Posts Tagged ‘children’

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Special mention

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Peggy M. Hart, The Magic of Coal (1945)

As I have argued many times on this blog, representations of the economy are produced and disseminated in many different spaces (in addition to academic economics departments) and through many different media (in addition to the usual, mostly mainstream economics textbooks).

One example of this proliferation of economic representations is children’s literature. Children are the targets of educators and writers, most of whom (at least these days) are determined to make sure children get the “correct” understanding of key concepts and institutions. And, for the most part, they mirror the kinds of knowledges produced by mainstream economists, albeit with language and illustrations appropriate for children.

Scholastic offers such a list (which features Homer Price by Robert McClosky, through which students learn the “law of demand”). So does Choice Literacy (which includes Tomie dePaola’s Charlie Needs a Cloak, “good for discussing the four factors of production”). And then there’s the Rutgers University Project on Economics and Children, which groups books by concept (such as Markets and Competition, Opportunity Cost, and so on).

Motoko Rich’s view is that “By and large, the economic lessons in children’s books lean left of center” (and that may be true of books that teach the importance of sharing and gift-giving) but, at least for the books on the lists provided by economics educators these days, the tendency is much more mainstream, if not purely neoclassical.

That was not always the case, as Kimberley Reynolds [ht: ja] explains, in the Soviet Union but also during the interwar period in the United Kingdom.

The fact that children’s books can have a strongly formative influence upon the young has often attracted the attention of new leaders and regimes. In the early days of the Soviet Union, Lenin and his followers harnessed the power of children’s books to shape culture. Some of the artistically vibrant work that resulted from co-opting leading writers and artists is currently on exhibit at London’s House of Illustration with the title, A New Childhood: Picture Books from Soviet Russia. In interwar Britain too, a group of socially and aesthetically radical children’s books underpinned the work of making Britain a progressive, egalitarian, and modern society. But unlike their Soviet counterparts, these books have since remained a largely hidden secret, with most scholars of the period overlooking them altogether.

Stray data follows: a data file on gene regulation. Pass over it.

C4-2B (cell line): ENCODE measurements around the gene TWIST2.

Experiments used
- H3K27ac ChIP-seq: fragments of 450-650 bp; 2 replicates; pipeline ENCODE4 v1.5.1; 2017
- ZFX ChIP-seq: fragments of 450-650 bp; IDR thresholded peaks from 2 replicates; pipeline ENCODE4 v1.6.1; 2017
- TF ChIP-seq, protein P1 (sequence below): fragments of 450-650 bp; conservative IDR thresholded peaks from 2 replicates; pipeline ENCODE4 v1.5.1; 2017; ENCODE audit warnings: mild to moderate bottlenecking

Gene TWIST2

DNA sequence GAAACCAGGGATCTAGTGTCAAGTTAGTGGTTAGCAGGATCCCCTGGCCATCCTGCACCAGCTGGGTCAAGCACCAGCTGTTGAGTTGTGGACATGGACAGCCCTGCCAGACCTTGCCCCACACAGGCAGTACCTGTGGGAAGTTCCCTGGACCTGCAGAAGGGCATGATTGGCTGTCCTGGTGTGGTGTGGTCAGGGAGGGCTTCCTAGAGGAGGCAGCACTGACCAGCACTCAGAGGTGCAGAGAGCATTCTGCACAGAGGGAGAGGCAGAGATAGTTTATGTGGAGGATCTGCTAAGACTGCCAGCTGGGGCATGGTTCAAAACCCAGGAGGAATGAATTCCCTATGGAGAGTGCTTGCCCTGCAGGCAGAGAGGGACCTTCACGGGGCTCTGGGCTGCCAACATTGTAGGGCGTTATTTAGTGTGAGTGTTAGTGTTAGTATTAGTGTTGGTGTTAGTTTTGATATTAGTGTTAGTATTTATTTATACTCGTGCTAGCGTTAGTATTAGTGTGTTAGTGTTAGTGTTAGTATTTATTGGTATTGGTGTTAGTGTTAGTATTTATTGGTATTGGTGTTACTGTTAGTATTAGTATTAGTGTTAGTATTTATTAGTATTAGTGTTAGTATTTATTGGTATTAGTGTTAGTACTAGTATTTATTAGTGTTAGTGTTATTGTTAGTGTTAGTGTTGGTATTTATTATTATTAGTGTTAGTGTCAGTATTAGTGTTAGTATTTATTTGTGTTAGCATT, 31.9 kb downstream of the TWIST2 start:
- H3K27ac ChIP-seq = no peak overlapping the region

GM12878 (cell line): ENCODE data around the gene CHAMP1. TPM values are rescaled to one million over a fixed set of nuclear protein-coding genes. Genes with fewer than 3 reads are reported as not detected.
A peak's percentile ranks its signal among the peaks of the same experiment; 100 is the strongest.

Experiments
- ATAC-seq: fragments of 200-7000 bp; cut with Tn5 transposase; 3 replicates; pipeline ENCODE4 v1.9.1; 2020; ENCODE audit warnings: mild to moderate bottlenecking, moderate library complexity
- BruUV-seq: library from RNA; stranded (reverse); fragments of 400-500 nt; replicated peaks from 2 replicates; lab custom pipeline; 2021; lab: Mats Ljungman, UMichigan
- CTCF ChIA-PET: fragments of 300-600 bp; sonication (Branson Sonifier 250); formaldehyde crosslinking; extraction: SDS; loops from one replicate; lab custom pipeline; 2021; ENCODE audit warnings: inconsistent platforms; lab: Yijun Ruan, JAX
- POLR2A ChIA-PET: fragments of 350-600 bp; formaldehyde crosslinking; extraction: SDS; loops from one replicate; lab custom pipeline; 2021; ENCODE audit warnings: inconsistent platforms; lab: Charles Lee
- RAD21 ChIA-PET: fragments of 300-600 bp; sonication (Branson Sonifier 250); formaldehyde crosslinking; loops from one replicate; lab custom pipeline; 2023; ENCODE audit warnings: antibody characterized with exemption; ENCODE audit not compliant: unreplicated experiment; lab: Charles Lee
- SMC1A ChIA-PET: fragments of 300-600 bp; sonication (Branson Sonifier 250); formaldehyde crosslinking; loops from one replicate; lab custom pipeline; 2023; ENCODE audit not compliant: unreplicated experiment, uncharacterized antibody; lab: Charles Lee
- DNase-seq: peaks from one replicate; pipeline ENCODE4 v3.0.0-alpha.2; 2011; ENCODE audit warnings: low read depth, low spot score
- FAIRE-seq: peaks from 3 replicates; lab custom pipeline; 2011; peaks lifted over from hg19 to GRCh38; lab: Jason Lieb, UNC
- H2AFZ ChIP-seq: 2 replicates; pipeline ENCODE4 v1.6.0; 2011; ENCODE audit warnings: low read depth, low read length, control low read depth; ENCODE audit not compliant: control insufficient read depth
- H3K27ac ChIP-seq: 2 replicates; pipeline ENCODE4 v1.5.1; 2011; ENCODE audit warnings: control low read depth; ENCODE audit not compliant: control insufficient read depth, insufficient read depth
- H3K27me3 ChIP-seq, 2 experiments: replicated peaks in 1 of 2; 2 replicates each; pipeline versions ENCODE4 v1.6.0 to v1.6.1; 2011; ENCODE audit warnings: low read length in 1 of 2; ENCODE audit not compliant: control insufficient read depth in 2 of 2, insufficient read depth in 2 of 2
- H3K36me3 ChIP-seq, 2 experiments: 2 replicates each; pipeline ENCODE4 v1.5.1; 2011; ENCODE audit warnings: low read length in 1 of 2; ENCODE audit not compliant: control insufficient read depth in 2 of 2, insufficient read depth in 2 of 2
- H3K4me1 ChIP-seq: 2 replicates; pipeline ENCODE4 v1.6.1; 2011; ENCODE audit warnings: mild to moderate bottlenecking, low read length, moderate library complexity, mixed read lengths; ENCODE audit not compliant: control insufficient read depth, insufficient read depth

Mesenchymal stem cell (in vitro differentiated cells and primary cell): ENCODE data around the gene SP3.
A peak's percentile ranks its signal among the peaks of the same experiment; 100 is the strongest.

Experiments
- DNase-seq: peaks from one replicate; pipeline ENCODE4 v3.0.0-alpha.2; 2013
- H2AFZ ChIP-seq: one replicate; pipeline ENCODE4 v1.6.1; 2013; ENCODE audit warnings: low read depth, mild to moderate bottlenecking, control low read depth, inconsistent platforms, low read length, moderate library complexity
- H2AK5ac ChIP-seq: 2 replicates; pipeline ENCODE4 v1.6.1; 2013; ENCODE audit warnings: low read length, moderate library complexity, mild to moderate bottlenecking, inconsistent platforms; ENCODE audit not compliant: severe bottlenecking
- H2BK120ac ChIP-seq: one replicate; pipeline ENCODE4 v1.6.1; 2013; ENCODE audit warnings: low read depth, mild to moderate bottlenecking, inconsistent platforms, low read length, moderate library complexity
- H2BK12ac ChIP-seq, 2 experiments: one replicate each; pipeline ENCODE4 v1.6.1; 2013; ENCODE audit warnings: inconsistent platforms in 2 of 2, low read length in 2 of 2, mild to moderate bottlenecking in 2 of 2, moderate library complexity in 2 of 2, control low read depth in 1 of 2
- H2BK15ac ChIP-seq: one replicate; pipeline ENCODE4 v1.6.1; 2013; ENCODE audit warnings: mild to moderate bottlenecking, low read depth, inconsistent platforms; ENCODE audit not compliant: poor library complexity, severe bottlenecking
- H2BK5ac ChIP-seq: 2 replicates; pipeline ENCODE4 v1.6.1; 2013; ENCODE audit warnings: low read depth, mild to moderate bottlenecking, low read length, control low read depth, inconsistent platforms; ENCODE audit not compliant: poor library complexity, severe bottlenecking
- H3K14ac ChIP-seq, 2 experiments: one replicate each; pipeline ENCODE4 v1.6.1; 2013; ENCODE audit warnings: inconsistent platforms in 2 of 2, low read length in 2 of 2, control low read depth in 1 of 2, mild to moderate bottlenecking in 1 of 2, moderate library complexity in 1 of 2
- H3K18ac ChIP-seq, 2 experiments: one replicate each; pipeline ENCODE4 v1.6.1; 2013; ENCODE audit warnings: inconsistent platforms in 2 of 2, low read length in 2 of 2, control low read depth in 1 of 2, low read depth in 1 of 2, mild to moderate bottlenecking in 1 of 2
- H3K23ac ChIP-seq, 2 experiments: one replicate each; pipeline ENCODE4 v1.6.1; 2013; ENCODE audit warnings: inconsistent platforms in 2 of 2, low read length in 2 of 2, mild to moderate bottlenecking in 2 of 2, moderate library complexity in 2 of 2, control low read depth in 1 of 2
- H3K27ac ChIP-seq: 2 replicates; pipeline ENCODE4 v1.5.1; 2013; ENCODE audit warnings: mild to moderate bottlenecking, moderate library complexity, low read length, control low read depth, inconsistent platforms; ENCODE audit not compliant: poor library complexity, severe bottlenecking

A good example is Peggy M. Hart’s The Magic of Coal, which was published as a Puffin picturebook in 1945. It was the British equivalent of the Soviet “production books.”

Production books detailed the production process of economically essential resources such as coal or steel. Emphasis was placed on the difference between the capitalist and communist machinery used to create these resources; where capitalist machinery was shown to feed greed and overproduction, communist machinery provided a helping hand in creating a prosperous future everyone could enjoy. Thus production books clearly directed the child reader’s attention to a wider political narrative beyond the specificities of the text.

Production books were aesthetically modernist, combining ideas from abstract painting with typography to create a visual language strikingly different from what had gone before. Pictures held a machine-like appearance, using straight lines and elementary forms. By championing newness, it was conveyed to the child reader that they had the potential to be aesthetically innovative. Rather than simply encouraging them to learn to copy what was already seen as beautiful, aesthetic modernism puts more at stake for the child; if whatever they create has the potential to be considered beautiful, there is more incentive for them to attempt to create. Similarly, if a transformed communist society is shown to be a plausible alternative to today’s society, there is a greater incentive for the child to become an activist to help bring this society about.

Apparently, the Magic of Coal contained all the features of a production book:

Reference is made to, ‘our gas works’ and ‘our community, implying collective ownership, and all images are aesthetically modernist. Thus it is an example of the attempts of a popular front of left-wing publishers to bring the production book genre and its associated radicalism to Britain in the interwar period.”

As such, it was quite different from what passes today for children’s economics literature:

Taking the child on a journey, it tells not only of the production of coal but also elevates the miner as an important and  respectable member of society. In doing so, the text and its illustrations point towards a political goal.

The text focusses on the production process rather than around any one character. Each role within the mine is shown through illustrations and accompanying text, implying that there is something for everybody. Every individual has a skill set to offer in the production of coal and is a valuable cog in the machinery of the mine. A sense of a community at work is created and when combined with impressionist illustrations of tiny black figures and miners whose faces are blurred or have their backs to the reader, this sense of community solidifies into the socialist theory of collectivism.